a.      Every child has a teddy bear when they’re younger. It is your first best friend and your protector in the night. The fact that there is a tree with teddy bears tied to the limbs to distract the children from what is really going on surprised me. The things these children see on the streets is worse than seeing their parents receiving clean needles and condoms. It makes me wonder if that is one of the reasons these children become victim of their environment. They are distracted from the prevention aspects of their lives and exposed to the negative ones.

2)      “’Somebody has power. Pretending that they don’t so they don’t need to use it to help people—that is my idea of evil,’” (Kozol 23).

a.      This quote specifically stuck out to me because of Johnson’s idea that the privileged don’t see they are privileged but the underprivileged do. In this statement, Kozol was speaking with Ms. Washington’s son about Ms. Washington becoming sicker and sicker to the point her son believed she was purposely starving herself to become sick enough to receive SSI benefits. As he was speaking of this he mentioned an evil in the world. The evil is that the rich have the power to make a change but don’t. This reminded me of Johnson and maybe there are people that are willing to help and have the opportunity but don’t realize their options and do not know how to get involved while there are others who don’t realize their privilege and power and do not put it to use. However, the ones who need help the most do understand the difference in power and ask for help but don’t receive it.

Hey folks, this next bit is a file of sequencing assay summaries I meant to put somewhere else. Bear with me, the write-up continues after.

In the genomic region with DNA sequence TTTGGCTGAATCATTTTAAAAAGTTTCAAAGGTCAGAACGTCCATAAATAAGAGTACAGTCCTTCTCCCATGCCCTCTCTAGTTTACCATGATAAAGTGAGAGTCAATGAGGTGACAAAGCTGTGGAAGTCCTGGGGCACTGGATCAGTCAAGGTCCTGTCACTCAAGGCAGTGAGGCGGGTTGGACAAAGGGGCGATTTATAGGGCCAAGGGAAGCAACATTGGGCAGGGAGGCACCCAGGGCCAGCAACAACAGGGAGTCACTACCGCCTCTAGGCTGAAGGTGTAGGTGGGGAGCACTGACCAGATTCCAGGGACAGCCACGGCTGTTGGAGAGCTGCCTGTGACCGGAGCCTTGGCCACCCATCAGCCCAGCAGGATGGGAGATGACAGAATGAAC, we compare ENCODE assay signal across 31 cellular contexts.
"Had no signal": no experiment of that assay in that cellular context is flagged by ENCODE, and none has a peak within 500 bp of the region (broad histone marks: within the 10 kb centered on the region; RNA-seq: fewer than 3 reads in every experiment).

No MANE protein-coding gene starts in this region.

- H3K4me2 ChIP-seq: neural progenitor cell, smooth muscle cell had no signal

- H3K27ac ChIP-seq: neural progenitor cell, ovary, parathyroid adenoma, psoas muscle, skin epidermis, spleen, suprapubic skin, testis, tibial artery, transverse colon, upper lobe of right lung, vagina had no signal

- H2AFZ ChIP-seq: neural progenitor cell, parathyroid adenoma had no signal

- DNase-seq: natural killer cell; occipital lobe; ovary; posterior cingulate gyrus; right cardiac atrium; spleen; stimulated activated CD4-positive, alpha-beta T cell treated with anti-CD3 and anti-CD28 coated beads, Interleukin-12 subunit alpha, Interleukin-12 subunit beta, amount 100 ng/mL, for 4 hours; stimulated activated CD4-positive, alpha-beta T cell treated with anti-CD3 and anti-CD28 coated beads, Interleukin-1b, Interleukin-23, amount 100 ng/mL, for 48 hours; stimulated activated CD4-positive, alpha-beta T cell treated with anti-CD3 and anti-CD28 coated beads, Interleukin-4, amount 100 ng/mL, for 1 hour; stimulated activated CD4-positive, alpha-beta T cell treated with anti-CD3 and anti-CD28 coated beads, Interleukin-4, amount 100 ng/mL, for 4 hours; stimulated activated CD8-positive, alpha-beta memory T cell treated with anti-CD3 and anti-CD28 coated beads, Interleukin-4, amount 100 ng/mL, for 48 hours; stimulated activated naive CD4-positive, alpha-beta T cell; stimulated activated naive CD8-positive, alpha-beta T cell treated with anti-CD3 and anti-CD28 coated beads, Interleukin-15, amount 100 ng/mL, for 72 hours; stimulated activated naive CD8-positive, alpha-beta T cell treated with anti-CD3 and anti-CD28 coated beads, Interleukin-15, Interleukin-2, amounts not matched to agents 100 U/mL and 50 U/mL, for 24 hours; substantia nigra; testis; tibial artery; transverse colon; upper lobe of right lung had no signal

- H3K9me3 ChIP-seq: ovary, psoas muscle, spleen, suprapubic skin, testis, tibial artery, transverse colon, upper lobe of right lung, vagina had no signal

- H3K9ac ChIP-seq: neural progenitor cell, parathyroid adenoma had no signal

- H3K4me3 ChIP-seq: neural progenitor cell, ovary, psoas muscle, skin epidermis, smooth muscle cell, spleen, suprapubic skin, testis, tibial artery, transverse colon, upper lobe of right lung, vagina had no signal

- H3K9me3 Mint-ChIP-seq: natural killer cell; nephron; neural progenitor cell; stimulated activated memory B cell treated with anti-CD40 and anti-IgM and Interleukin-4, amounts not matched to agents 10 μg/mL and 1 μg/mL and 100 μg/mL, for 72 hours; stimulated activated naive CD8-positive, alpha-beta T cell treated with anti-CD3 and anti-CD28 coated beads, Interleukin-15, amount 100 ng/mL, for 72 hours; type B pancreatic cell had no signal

3)      “’The point is that they put a lot of things into our neighborhood that no one wants,’ she says. ‘The waste incinerator is just one more lovely way of showing their affection,’” (Kozol 10).

a.      Kozol references the waste incinerator after Cliffe takes him by it on their walk. With high numbers of AIDS infected individuals, this waste incinerator can be used to burn bandages, linens and even amputated limbs from those infected. The fumes and odors from this building can cause health issues which may include cancer. This was brought up in the fact that the incinerator was originally planned to be built near Manhattan until parents shut it down because of the issues it could cause their children. The new plan was to put it in Mott Haven. It makes you realize that these people don’t have a voice. They can’t shut down the plans to build in their neighborhood because of the health issues it can cause their children. It all relates back to Johnson and how those who are privileged don’t see it and those who are not do.

After reading about the large numbers of HIV/AIDS infected individuals in this reading, I wanted to look up the numbers. I found an article the connected HIV/AIDS numbers with poverty in New York and what I found was astonishing. Mott Haven, mentioned in this reading, is one of the highest places in New York for HIV/AIDS.

Sunday, September 13, 2015

U.S.A., Land of Limitations? By Nicholas Kristof

After reading Kristof's article, I IMEDIATELY thought of Delpit and Johnson. Kristof talks about the vast difference in the income barrier of the U.S. “A child born in the bottom quintile of incomes in the United States has only a 4 percent chance of rising to the top quintile, according to a Pew study, (Kristof 1). This study shows that children born in poverty are less likely to move into the top economic status in adulthood because of their economic status at birth. The children suffer from lack of resources and opportunities which prevents them from being successful in school and advancing to college or even finishing high school.